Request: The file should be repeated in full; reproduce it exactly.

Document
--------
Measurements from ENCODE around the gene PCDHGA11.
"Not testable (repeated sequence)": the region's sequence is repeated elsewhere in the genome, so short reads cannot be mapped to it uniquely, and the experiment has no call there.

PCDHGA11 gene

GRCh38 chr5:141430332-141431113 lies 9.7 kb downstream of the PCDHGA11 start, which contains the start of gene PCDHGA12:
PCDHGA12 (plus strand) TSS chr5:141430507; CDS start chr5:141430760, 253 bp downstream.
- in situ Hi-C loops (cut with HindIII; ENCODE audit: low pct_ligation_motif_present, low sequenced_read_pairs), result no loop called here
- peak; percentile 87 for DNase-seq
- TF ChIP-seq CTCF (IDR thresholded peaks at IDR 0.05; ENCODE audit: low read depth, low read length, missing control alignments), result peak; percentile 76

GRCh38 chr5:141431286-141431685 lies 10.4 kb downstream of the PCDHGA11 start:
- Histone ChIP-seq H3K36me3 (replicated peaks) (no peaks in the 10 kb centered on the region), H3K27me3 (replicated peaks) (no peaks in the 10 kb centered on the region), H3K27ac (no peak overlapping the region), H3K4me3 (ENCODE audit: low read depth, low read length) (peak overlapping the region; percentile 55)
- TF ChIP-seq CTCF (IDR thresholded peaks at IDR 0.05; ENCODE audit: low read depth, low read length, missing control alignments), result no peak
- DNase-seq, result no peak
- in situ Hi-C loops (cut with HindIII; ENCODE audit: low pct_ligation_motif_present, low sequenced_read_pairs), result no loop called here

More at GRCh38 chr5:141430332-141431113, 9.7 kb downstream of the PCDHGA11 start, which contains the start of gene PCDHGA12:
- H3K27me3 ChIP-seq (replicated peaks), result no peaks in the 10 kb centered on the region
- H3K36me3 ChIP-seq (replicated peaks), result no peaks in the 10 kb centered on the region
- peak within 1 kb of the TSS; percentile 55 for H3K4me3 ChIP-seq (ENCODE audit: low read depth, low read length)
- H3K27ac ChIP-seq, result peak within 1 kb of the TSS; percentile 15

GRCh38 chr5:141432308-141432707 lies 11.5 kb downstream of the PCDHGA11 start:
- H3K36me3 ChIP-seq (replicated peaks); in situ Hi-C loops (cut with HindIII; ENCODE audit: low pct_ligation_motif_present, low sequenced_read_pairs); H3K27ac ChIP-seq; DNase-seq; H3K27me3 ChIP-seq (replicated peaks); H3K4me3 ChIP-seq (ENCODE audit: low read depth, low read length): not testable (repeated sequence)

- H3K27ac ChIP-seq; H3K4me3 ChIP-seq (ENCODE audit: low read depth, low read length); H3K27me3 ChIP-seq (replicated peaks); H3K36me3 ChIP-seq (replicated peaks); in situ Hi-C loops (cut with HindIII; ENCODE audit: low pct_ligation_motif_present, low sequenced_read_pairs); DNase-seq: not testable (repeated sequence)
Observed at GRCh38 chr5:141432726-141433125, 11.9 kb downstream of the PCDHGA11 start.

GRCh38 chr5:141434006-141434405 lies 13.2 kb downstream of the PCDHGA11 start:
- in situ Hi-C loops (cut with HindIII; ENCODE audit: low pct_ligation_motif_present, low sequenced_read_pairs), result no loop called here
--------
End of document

Measurements from ENCODE around the gene PCDHGA11.
"Not testable (repeated sequence)": the region's sequence is repeated elsewhere in the genome, so short reads cannot be mapped to it uniquely, and the experiment has no call there.

PCDHGA11 gene

GRCh38 chr5:141430332-141431113 lies 9.7 kb downstream of the PCDHGA11 start, which contains the start of gene PCDHGA12:
PCDHGA12 (plus strand) TSS chr5:141430507; CDS start chr5:141430760, 253 bp downstream.
- in situ Hi-C loops (cut with HindIII; ENCODE audit: low pct_ligation_motif_present, low sequenced_read_pairs), result no loop called here
- peak; percentile 87 for DNase-seq
- TF ChIP-seq CTCF (IDR thresholded peaks at IDR 0.05; ENCODE audit: low read depth, low read length, missing control alignments), result peak; percentile 76

GRCh38 chr5:141431286-141431685 lies 10.4 kb downstream of the PCDHGA11 start:
- Histone ChIP-seq H3K36me3 (replicated peaks) (no peaks in the 10 kb centered on the region), H3K27me3 (replicated peaks) (no peaks in the 10 kb centered on the region), H3K27ac (no peak overlapping the region), H3K4me3 (ENCODE audit: low read depth, low read length) (peak overlapping the region; percentile 55)
- TF ChIP-seq CTCF (IDR thresholded peaks at IDR 0.05; ENCODE audit: low read depth, low read length, missing control alignments), result no peak
- DNase-seq, result no peak
- in situ Hi-C loops (cut with HindIII; ENCODE audit: low pct_ligation_motif_present, low sequenced_read_pairs), result no loop called here

More at GRCh38 chr5:141430332-141431113, 9.7 kb downstream of the PCDHGA11 start, which contains the start of gene PCDHGA12:
- H3K27me3 ChIP-seq (replicated peaks), result no peaks in the 10 kb centered on the region
- H3K36me3 ChIP-seq (replicated peaks), result no peaks in the 10 kb centered on the region
- peak within 1 kb of the TSS; percentile 55 for H3K4me3 ChIP-seq (ENCODE audit: low read depth, low read length)
- H3K27ac ChIP-seq, result peak within 1 kb of the TSS; percentile 15

GRCh38 chr5:141432308-141432707 lies 11.5 kb downstream of the PCDHGA11 start:
- H3K36me3 ChIP-seq (replicated peaks); in situ Hi-C loops (cut with HindIII; ENCODE audit: low pct_ligation_motif_present, low sequenced_read_pairs); H3K27ac ChIP-seq; DNase-seq; H3K27me3 ChIP-seq (replicated peaks); H3K4me3 ChIP-seq (ENCODE audit: low read depth, low read length): not testable (repeated sequence)

- H3K27ac ChIP-seq; H3K4me3 ChIP-seq (ENCODE audit: low read depth, low read length); H3K27me3 ChIP-seq (replicated peaks); H3K36me3 ChIP-seq (replicated peaks); in situ Hi-C loops (cut with HindIII; ENCODE audit: low pct_ligation_motif_present, low sequenced_read_pairs); DNase-seq: not testable (repeated sequence)
Observed at GRCh38 chr5:141432726-141433125, 11.9 kb downstream of the PCDHGA11 start.

GRCh38 chr5:141434006-141434405 lies 13.2 kb downstream of the PCDHGA11 start:
- in situ Hi-C loops (cut with HindIII; ENCODE audit: low pct_ligation_motif_present, low sequenced_read_pairs), result no loop called here